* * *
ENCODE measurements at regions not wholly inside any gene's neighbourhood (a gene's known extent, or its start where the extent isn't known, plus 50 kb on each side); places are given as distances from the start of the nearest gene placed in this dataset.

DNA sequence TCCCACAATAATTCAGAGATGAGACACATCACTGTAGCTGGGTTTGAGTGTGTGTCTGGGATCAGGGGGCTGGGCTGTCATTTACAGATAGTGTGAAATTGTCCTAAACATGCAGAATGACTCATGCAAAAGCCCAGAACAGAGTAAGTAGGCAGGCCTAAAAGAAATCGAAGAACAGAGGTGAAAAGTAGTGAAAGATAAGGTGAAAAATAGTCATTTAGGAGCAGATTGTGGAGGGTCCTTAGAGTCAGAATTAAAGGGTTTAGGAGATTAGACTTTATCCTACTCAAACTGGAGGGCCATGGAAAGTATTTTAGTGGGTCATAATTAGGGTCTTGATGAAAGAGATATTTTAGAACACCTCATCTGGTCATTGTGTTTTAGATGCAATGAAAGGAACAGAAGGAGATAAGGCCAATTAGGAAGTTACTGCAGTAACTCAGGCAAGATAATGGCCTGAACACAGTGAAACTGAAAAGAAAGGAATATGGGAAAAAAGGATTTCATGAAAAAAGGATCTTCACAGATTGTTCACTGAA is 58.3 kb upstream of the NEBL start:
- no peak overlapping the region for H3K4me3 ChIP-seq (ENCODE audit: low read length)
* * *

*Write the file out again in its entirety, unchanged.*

ENCODE measurements at regions not wholly inside any gene's neighbourhood (a gene's known extent, or its start where the extent isn't known, plus 50 kb on each side); places are given as distances from the start of the nearest gene placed in this dataset.

DNA sequence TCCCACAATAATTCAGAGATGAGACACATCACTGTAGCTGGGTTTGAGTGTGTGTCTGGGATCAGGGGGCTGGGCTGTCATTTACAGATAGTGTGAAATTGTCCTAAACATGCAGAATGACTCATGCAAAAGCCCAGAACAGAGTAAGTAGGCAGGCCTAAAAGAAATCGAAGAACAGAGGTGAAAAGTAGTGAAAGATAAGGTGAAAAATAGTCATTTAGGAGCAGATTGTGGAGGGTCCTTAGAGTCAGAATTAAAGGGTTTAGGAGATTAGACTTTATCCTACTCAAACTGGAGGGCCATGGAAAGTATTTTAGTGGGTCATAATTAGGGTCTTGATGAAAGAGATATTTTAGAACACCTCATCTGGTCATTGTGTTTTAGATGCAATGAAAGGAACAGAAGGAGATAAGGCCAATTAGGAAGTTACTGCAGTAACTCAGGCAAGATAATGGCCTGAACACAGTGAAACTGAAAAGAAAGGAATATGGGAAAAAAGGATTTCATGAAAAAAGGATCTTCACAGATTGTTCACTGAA is 58.3 kb upstream of the NEBL start:
- no peak overlapping the region for H3K4me3 ChIP-seq (ENCODE audit: low read length)